Mission, Goals, and Student Learning Outcomes

Midwestern State University
Bachelor of Science in Radiologic Technology
Radiologic Technology Program

Program Mission

The Mission of the Department of Radiologic Sciences is to provide students with both the academic and technical foundations to competently and safely perform Radiologic procedures, to prepare qualified imaging technologists who will ethically respond to the needs of patients with technical competence and compassion, and to assume a vital professional role as a medical team member.


Program Goal:  To provide students with clinical competence in the Radiologic Sciences.

Student Learning Outcomes: 

Students will complete the program successfully.
Graduates will pass the certification or licensure exam.
Graduates will score above average on the certification or licensure exam.
Graduates will demonstrate adequate preparation for entry-level practice.
Enrolled students will demonstrate clinical competency in a variety of clinical education settings.
Graduates will find employment within 6 months of graduation.
 

Program Goal:  To foster student critical thinking about Radiologic Sciences situations.

Student Learning Outcomes: 

Students will demonstrate critical thinking by posting passing scores on the indicated projects within the following online BSRT courses:  RADS 1223, 2112, 2711, and 2222.


Program Goal:  To instill a sense of professionalism in the students.
Student Learning Outcomes:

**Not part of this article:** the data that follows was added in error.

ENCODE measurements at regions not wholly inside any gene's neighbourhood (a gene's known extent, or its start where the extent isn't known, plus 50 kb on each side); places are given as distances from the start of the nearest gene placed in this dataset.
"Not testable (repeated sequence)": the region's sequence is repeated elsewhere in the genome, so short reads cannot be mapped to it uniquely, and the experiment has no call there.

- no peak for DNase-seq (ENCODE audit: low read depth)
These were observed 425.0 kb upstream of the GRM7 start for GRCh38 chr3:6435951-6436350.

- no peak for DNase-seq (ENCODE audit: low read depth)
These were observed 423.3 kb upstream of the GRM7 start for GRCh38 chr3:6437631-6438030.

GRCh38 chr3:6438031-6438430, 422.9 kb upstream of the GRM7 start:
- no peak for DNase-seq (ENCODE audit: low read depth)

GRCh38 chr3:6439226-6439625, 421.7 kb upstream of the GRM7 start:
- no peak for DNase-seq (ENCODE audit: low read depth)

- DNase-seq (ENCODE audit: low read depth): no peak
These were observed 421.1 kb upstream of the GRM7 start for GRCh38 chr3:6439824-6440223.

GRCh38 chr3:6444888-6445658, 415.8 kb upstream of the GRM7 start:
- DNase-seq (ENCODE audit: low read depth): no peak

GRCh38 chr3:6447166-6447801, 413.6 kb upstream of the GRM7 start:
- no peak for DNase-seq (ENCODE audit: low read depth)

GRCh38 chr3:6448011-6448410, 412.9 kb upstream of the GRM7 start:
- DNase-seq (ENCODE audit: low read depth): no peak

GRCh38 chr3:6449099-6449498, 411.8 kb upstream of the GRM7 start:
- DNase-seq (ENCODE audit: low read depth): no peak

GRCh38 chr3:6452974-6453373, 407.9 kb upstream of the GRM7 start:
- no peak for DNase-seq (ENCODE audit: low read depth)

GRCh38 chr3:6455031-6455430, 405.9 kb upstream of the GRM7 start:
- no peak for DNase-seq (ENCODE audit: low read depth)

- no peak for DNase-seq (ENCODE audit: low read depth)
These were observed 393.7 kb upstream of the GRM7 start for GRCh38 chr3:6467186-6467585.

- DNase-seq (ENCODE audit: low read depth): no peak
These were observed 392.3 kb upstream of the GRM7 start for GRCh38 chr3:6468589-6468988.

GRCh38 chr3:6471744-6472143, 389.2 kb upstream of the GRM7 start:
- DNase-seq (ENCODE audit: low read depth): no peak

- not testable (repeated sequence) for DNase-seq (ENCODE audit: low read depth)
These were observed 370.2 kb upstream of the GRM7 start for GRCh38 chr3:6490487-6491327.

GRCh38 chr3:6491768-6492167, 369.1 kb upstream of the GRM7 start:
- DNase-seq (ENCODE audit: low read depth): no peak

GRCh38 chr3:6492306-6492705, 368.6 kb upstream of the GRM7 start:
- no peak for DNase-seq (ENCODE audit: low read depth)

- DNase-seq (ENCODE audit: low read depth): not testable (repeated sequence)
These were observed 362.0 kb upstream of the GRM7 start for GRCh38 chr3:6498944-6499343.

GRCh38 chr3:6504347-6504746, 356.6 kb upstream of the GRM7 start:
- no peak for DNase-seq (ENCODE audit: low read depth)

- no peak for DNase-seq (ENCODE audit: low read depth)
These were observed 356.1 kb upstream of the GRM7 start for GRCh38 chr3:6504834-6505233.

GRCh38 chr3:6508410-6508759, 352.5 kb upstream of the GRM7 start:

Graduates will complete the MSU BSRTcourses.
Graduates will demonstrate lifelong learning by maintaining good standing with the ARRT or MRT. 

 

Program Goal:  To promote effective professional communication skills.

Student Learning Outcomes: 


Students will demonstrate effective spoken communication skills.
Students will demonstrate effective written communication skills.

Philosophy

Midwestern State University's Radiologic Science Program was designed with the philosophy that the most effective way to prepare graduates to enter the Radiologic Sciences profession is a progression from theory in the classroom to guided practice in the laboratory to "real-world" application in the clinical environment.  The fall and spring semesters of the first year are devoted to on-campus classes and energized laboratories. As students enter the summer term of the second year, the focus changes to clinical experiences and some online courses.   The clinical environment reinforces technological, patient care, and professional skills.